SAN FRANCISCO – As each passing day without accepting a COVID-19 vaccine brings Andrew Wiggins closer to sitting out home games, anxious Warriors fans are hoping someone, some way, somehow, can persuade him to join his vaccinated teammates.
Wiggins will not, however, be subjected to an intervention from his most outspoken teammate.
Draymond Green is sitting this one out.
Too political, and much too personal.
“I don’t think – no, I know – I’m not in any position to go tell him what he should or should not be doing,” Green said Thursday. “And as a leader of this team, I’m not going to go to him and say, ‘Hey, man, we really need ... ’ No. You do what you feel. You do what you feel you want to do. I’m not going go and ask him did he get a polio vaccine, so why would I go ask him if he got a COVID vaccine?”
Wiggins continues to participate in the daily team activities, including controlled scrimmages. He is one of three high profile players, the others being Brooklyn’s Kyrie Irving and Washington’s Bradley Beal, that have resisted taking any of the available vaccines.
The City of San Francisco has mandated that all persons entering an indoor “mega-event,” defined as a gathering that exceeds 5,000, must be fully vaccinated. There are exceptions, and the one that relates to the Warriors is that opposing players – because they are not employed within the city – need not be vaccinated but must adhere to three rules, including testing, before they are permitted to play.
For Wiggins, like Irving, as a member of a team based in Brooklyn, failing to get vaccinated comes with severe consequences. No play, no pay, according to the NBA. If Wiggins remains unvaccinated when the Warriors open their home schedule on Oct. 21, he will not be allowed inside Chase Center, much less join his teammates to participate in the game.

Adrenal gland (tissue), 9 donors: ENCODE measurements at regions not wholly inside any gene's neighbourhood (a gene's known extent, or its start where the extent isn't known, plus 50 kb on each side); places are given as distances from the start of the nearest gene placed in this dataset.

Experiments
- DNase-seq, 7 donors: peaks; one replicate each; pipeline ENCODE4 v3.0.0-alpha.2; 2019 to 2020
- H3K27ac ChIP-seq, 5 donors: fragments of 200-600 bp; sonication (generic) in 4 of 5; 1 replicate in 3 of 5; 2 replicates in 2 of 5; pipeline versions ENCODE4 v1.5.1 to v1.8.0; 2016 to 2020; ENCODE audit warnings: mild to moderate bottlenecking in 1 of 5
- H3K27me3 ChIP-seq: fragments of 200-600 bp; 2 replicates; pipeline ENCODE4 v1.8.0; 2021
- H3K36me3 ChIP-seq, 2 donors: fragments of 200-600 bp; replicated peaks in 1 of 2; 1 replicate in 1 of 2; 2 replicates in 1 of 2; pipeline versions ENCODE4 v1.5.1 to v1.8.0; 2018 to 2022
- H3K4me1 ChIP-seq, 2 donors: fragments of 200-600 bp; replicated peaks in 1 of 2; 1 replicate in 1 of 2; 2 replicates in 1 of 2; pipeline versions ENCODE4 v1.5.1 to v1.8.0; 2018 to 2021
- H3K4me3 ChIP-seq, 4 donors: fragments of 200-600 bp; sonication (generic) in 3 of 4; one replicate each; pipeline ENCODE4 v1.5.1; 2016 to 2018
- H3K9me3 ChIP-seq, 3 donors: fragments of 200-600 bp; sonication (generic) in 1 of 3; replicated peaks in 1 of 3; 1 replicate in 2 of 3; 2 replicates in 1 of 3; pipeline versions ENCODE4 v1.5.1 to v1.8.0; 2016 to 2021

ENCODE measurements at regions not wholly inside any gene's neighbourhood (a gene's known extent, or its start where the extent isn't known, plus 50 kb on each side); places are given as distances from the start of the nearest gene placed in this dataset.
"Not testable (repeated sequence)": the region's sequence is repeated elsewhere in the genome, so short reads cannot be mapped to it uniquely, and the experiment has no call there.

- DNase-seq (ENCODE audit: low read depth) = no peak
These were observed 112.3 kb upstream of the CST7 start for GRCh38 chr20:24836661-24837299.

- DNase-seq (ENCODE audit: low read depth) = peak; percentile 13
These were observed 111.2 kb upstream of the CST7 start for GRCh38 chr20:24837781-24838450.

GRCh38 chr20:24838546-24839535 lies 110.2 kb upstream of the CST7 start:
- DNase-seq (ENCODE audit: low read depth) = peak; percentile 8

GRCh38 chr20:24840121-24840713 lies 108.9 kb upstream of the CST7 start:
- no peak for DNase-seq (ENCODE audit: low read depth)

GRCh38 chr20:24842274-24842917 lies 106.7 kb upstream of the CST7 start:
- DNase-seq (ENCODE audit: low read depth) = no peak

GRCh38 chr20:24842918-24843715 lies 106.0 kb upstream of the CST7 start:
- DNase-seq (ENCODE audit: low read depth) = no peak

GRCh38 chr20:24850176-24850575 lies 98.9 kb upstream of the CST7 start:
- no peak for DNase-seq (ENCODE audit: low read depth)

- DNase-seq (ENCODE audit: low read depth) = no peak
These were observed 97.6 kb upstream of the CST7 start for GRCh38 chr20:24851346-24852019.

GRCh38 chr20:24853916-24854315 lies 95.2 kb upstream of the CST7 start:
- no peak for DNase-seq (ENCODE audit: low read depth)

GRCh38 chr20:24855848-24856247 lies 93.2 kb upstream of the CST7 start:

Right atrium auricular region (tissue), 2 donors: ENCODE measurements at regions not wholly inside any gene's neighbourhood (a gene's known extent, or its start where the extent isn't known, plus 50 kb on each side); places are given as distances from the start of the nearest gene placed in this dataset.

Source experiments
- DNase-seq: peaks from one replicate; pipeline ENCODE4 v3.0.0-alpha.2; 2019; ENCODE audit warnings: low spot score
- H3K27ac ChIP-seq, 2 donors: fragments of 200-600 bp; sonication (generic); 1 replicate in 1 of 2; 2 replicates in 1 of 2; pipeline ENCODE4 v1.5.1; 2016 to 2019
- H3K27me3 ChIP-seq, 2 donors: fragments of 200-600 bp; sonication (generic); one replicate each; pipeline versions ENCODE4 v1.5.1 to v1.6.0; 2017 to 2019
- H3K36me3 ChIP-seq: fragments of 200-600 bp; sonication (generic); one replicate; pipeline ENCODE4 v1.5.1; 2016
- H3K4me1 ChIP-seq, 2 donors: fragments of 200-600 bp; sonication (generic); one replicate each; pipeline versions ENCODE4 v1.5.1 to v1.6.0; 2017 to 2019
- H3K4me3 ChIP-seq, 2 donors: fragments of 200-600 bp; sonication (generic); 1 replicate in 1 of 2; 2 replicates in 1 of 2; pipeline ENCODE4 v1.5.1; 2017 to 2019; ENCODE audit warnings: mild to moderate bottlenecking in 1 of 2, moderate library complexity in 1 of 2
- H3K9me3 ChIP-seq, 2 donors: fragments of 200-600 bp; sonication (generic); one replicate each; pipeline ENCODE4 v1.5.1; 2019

For each game that Wiggins misses, he would forfeit roughly $385,000 in pre-tax pay. His annual salary this season, per the website Spotrac.com, is $31,579,390.
The Warriors, moreover, would be without their starting forward. It’s not ideal for a team anticipating a return to the postseason, but Green, like each of Wiggins’ teammates to address the issue, is clear in his intention to respect Andrew’s decision.
“It’s not my place, nor my business, on whether he gets vaccinated or not – or who else is vaccinated,” Green said. “Or if you’re vaccinated and I’m not, or if he isn’t and she is. That’s none of my business.
“Just because I am a leader of this team, that doesn’t give me the right to go tell him what to do with his. That’s his personal choice.”
Green, pointing out that Wiggins earlier this year became a father for the second time, said there are some affairs that take priority over the job.
“That would be like me telling him, ‘Yo, your wife is going into labor. How dare you leave this team?’ ” Green said. “That’s something that’s personal to him, something that’s health-related, something that’s personal to his family.”